Tackling Global Challenges: Reducing Cost for Spacecraft Testing
The global space market is experiencing a renaissance, with more investment than ever coming from different countries around the world. The sector is predicted to be worth more than €400 billion by 2030, with plans for many thousands of satellites to be launched, providing numerous high-value, high-impact services to support governments, business and society as a whole.
However, space is still a costly arena, so reducing the overall expense of infrastructure to ensure services are affordable and readily available is a grand challenge for the sector to tackle.
It isn’t only the launch that accumulates cost. A significant proportion of the effort and financial burden within the space supply chain is at the Assembly, Integration and Test (AIT) stage of a spacecraft. Ensuring that the spacecraft will operate to desired performance in the harsh environment of space still requires extensive on-ground testing and calibration in large test facilities, in representative space environments to specific sets of standards.
At NPL, the UK’s National Measurement Institute, we’ve been working with the European Space Agency and Europe’s test centres and we are at the forefront of developing a whole new range of testing, calibration and measurement technologies to ensure that there are facilities for future spacecraft to be tested, at a fraction of the effort and cost required currently, but still to maintain the high level of confidence that the traditional methods offer. We also know that payload instruments are becoming more complex and sensitive and the desire to use modern technologies such as additive manufacturing, data analytics, mega constellations and high-frequency communications are more real than ever. On top of this, we ensure that the people who operate them have the skills and training in place to realise the full impact of new ways of working and have complete confidence in how they carry out their measurement and testing tasks.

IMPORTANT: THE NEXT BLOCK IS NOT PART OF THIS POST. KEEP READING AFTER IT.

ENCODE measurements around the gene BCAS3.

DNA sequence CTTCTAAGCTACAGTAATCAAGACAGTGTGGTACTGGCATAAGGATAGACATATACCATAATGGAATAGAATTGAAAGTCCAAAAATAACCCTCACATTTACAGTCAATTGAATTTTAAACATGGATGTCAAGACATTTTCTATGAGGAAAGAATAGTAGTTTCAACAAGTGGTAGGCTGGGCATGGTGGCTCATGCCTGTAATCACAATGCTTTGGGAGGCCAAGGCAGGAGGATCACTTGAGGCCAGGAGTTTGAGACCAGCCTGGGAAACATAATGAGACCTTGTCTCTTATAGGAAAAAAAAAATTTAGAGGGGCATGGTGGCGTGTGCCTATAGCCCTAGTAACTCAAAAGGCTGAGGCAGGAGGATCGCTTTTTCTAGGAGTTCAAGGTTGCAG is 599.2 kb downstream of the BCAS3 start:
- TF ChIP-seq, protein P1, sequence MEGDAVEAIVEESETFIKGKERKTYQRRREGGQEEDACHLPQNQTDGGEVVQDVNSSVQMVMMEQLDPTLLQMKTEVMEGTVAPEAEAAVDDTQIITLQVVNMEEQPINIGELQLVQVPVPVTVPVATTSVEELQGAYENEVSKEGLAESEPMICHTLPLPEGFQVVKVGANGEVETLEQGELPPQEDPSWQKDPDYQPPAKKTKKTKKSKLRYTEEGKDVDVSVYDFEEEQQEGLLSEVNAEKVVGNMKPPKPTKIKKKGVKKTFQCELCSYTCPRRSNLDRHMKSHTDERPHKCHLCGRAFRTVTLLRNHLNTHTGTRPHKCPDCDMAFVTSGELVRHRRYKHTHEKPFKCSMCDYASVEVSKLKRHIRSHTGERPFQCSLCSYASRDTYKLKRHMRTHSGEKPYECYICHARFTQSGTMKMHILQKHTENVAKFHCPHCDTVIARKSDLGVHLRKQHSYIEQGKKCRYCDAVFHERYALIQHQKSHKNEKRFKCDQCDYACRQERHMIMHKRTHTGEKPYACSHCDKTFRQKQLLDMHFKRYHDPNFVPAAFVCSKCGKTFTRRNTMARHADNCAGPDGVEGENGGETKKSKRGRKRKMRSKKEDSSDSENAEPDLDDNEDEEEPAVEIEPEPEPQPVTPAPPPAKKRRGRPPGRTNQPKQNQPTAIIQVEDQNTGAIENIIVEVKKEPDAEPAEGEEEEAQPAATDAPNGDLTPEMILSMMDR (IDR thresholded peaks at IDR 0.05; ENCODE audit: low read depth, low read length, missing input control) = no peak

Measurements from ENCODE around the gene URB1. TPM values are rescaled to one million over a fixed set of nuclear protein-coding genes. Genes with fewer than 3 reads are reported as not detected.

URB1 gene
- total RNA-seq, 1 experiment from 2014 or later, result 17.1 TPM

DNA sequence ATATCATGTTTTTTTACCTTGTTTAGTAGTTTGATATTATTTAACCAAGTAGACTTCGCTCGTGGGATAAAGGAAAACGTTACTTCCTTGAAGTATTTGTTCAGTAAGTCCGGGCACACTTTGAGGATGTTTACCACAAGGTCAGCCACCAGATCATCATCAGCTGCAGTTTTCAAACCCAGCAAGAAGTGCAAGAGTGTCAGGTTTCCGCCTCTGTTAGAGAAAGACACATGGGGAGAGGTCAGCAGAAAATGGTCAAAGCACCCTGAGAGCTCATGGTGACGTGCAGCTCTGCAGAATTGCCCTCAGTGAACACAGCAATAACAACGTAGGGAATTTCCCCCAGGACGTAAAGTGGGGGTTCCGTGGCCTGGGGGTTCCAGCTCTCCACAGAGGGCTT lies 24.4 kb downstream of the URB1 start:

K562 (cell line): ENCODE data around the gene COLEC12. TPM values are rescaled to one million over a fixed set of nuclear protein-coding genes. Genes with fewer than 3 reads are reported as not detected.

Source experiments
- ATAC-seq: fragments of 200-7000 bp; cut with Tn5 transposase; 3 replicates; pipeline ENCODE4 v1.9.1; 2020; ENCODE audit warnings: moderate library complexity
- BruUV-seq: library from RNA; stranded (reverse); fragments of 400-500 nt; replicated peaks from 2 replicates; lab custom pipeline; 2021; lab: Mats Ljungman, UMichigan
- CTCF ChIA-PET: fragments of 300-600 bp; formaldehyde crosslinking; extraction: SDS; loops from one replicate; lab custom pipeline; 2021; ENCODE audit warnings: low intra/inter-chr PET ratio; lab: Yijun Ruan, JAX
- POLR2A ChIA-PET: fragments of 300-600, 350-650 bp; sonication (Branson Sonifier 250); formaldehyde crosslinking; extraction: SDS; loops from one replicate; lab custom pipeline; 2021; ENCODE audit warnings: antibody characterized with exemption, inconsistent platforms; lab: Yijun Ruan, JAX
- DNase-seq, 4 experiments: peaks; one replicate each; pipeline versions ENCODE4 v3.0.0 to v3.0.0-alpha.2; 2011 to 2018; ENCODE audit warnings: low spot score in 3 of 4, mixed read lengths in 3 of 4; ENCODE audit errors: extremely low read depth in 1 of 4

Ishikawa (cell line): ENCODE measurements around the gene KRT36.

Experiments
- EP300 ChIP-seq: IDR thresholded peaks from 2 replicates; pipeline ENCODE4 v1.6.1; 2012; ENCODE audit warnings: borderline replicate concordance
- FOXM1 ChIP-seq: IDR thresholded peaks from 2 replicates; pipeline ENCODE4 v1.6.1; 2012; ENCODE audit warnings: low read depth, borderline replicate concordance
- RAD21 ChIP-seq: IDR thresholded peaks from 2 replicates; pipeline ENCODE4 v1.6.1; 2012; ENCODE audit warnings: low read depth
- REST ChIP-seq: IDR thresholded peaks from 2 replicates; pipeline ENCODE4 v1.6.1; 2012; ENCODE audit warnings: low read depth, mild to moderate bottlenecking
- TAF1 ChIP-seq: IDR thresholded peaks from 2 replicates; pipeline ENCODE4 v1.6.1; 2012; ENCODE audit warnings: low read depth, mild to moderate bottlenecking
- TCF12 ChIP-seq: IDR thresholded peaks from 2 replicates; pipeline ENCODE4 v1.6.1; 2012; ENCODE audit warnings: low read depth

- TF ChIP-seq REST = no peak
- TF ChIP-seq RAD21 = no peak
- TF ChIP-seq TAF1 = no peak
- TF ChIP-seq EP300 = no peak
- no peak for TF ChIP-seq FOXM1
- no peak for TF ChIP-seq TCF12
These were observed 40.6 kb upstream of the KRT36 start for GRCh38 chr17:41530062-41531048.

At stand E90 at Space Tech Expo Europe, NPL will be showcasing its 3D thermography testing technique, the only method enabling non-contact true temperature qualification of whole satellites and subsystems, and demonstrating a new system designed to increase customer confidence in the adoption of cutting-edge propulsion technologies. The new Micro-Newton Electric Propulsion Thrust Measurement System is the first of its kind to provide independently accredited performance. These are designed to significantly improve the verification of satellites and their subsystems.
NPL is in a unique position to be able to develop such technologies and draws on the latest ideas, research and innovation from all sectors to benefit the space industry. With over 40 years’ experience within the space industry, we’ve solved problems from the smallest vibration to the biggest mission objective – challenge us to solve yours.
The National Physical Laboratory will be exhibiting at Space Tech Expo Europe 2017 in stand E90